Decent Premise, but Disappointing
Reviewed in the United States 🇺🇸 on 26 January 2021
This series unfortunately falls victim to its own genre.
Not the "fantasy" genre, but the "kid's book" genre. It's modeled for ages 8-12, which is too bad. I suppose it's because of the character types. One doesn't exactly picture a walking, talking golden retriever and a teddy bear sidekick as REAL characters... Which is too bad, because Byx and Tobble are very much full characters that could have fit into a novel not relegated to a young audience.
I think it's because of the characters and the shoehorned age group that this book suffers most. It's a children's book, but you can tell by the context that this isn't a book for children. I don't know if it's because of the editing or the actual writing; I'm tempted to believe the former, as the story is quite solid and interesting. But the execution leaves something to be desired.
Part of this is because KAA has a strict policy of not coddling people to the effects of war. This was true in Animorphs, which she noted after a controversial ending (which I don't agree with--fiction is a place to, at least in part, escape some of the harshest realities), and it's definitely true now. And this is where I don't know if the story suffers from an editing problem or not. KAA has always had morality lessons within her narrative, but in this case, the entire story grinds to a halt several times to deliver some vitally important moral nugget like "stealing is bad."
By this, the second book in the trilogy, it also becomes painfully apparent that this series needed to be much longer in terms of pages. Either that, or it needed to have several important events removed from it. While the first book had decent pacing, the second book suffers from trying to stuff way too much into a limited number of pages. It's also limited by the first-person point of view, as some of the events should be told by a different character. Furthermore, major events sort of get truncated in order to fit more events into the pages. This leads to long periods of "travel time" followed by extremely quick and unsatisfying payoff. And because there's so much happening, the event for which the series was specifically written feels lackluster and almost mundane within the sea of other major plot points.
And in the second book, a major character is introduced with no preamble and all. He's just suddenly in the story smack in the middle of the book, and I'm not sure whether I should care for him or if he's destined to die off. (More on that later.)
Speaking of the characters, I do like them. They start out with very original voice and goals, and they do pursue those goals faithfully. The problem is, their voices slowly meld together. Their quirks kind of homogenize and if one character speaks, whatever they say could almost be said by a different character. They end up with the same morals and temperaments and apart from their physical actions, they don't really feel like individuals. There's also one particular character whose actions don't make sense; he's used as a plot device to advance the story several times, then he dies.
Which brings us to character death. As I stated before, KAA has a preoccupation with the gritty realism of war. In her letter to fans post-Animorphs, she made it very clear where she stands on that front--war is bad, and the effects it has on people are long-lasting and aren't just dismissed with a Happily Ever After. While this is true, you have to walk a very fine line between realism and alienating your audience. I will maintain, and have believed since Animorphs ended, that you can both make a true statement and be completely wrong within the context that you are making it. In fiction, you can both highlight the terrors of war while giving your characters some semblance of a happy ending, especially in children's lit.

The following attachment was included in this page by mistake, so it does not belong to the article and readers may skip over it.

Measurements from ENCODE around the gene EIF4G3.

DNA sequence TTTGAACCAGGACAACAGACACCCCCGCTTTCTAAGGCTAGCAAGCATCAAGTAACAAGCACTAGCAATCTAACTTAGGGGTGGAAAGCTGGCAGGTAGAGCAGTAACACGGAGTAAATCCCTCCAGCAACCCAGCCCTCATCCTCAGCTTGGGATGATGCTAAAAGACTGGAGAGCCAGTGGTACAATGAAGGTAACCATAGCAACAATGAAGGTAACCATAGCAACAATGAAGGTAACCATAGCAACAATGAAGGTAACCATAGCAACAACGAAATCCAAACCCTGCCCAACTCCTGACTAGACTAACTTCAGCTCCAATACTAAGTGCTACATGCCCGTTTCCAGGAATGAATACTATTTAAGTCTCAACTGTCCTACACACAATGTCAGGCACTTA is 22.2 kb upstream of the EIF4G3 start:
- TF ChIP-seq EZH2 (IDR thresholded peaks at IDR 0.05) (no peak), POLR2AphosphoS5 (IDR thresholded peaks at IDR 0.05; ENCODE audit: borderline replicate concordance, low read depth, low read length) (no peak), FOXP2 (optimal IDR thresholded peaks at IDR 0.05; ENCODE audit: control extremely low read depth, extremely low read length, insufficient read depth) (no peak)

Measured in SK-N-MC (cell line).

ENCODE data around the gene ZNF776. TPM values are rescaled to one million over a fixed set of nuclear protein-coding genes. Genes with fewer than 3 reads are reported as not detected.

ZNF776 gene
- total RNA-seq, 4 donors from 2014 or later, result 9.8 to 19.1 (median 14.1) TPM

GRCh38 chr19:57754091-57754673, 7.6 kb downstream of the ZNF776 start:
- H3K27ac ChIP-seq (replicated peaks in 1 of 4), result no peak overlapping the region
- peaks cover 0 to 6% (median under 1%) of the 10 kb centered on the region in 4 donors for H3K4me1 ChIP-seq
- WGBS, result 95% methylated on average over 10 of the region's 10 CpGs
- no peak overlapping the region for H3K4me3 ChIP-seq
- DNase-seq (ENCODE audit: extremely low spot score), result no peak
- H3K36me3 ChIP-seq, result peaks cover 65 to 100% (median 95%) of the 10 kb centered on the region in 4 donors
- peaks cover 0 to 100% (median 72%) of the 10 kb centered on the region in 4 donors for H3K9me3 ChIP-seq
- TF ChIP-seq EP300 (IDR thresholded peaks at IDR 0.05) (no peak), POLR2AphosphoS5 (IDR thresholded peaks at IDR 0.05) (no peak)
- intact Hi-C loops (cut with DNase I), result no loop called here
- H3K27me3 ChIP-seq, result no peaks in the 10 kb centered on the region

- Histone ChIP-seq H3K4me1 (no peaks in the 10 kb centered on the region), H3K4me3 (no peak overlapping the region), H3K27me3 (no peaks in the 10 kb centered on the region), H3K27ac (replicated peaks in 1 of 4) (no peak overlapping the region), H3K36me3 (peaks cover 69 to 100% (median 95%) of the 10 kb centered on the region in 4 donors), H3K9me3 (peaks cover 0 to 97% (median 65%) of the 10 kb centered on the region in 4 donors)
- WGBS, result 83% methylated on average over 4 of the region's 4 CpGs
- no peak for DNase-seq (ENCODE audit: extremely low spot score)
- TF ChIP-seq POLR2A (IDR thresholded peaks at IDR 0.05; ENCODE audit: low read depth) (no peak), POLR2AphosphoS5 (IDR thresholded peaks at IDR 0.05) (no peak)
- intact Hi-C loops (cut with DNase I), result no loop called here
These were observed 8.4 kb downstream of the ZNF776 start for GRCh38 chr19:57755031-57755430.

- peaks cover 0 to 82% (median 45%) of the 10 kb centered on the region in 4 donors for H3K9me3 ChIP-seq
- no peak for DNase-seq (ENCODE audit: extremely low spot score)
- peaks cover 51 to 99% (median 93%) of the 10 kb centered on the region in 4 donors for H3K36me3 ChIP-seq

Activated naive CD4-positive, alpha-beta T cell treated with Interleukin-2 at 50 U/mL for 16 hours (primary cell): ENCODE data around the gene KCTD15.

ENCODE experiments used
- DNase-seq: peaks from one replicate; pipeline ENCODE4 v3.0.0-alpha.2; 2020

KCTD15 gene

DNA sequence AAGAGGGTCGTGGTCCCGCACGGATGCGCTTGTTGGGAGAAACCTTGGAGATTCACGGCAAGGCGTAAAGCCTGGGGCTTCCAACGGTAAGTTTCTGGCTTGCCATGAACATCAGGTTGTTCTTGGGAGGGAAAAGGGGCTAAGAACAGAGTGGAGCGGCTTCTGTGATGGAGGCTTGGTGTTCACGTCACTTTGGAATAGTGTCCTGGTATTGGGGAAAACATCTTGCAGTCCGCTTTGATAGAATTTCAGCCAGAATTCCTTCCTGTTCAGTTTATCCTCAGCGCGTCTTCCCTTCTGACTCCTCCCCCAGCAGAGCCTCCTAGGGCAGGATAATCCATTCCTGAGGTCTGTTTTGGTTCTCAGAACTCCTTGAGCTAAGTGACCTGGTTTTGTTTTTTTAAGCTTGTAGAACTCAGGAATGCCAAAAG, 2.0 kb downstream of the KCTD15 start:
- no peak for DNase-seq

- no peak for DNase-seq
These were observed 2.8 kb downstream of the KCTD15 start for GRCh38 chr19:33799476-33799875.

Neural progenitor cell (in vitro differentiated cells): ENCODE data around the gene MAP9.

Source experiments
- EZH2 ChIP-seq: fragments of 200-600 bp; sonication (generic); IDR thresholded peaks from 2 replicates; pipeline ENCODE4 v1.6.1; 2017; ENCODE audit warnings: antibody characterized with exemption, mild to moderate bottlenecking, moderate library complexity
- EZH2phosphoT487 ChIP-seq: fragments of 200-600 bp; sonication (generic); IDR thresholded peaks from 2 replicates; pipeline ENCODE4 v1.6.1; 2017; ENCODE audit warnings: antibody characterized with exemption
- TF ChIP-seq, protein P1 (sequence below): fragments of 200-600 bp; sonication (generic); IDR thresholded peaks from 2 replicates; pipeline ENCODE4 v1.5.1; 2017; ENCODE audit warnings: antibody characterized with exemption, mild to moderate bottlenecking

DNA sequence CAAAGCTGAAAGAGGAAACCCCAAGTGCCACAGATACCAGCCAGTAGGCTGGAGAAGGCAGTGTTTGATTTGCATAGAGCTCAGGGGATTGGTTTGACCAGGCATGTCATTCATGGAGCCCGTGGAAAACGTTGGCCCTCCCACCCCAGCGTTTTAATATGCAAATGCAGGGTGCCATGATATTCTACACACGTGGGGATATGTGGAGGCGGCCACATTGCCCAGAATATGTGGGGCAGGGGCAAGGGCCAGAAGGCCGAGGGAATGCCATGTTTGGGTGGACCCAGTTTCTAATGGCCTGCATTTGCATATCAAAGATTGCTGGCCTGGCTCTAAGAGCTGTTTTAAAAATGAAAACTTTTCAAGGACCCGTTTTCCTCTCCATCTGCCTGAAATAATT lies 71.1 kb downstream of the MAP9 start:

Still, I'll grudgingly accept that the end of Animorphs was reasonable, even if I don't personally agree with the execution.
The point is, she tries to do the same thing in the Endling series, but--as I previously stated--there's not enough pages in which she can do this. What she wants to do is to make us hurt for a character we've come to love. The problem is, there's too much happening, so I cannot love or even care much about the characters that die. There isn't enough time to build up their story or their personality. In one case, she gives us a character, starts to make us love him, then almost immediately kills him off as a plot device to show the protagonist and the reader Just How Bad War Is. And this could have been salvaged, since the protagonist does talk about mounting a rescue, but the characters just sort of collectively decide that, nah, they'll move on instead. It's very anti-climactic and disappointing.
To be fair, I feel like space is being left open for this character to return in a soap opera style reveal. However, the casual dismissal of his fate is (I believe) meant to evoke the horrors of your buddies dying in war. It falls flat when the characters simply care nothing about his loss. More time should have been spent on this. Again, there is a difference between storytelling in fiction and real, actual war. Don't punish your readers because you want to keep things real. You already have a talking dog and magic. Bend reality a little bit.
The reason this has three stars, and the reason I'll read the conclusion to the series, is that the story itself is fantastic. It's standard fantasy in the realm of Redwall, but it has its own unique twist and I really do care about the fate of the main characters. Despite its many frustrating shortcomings, it is well worth the read.
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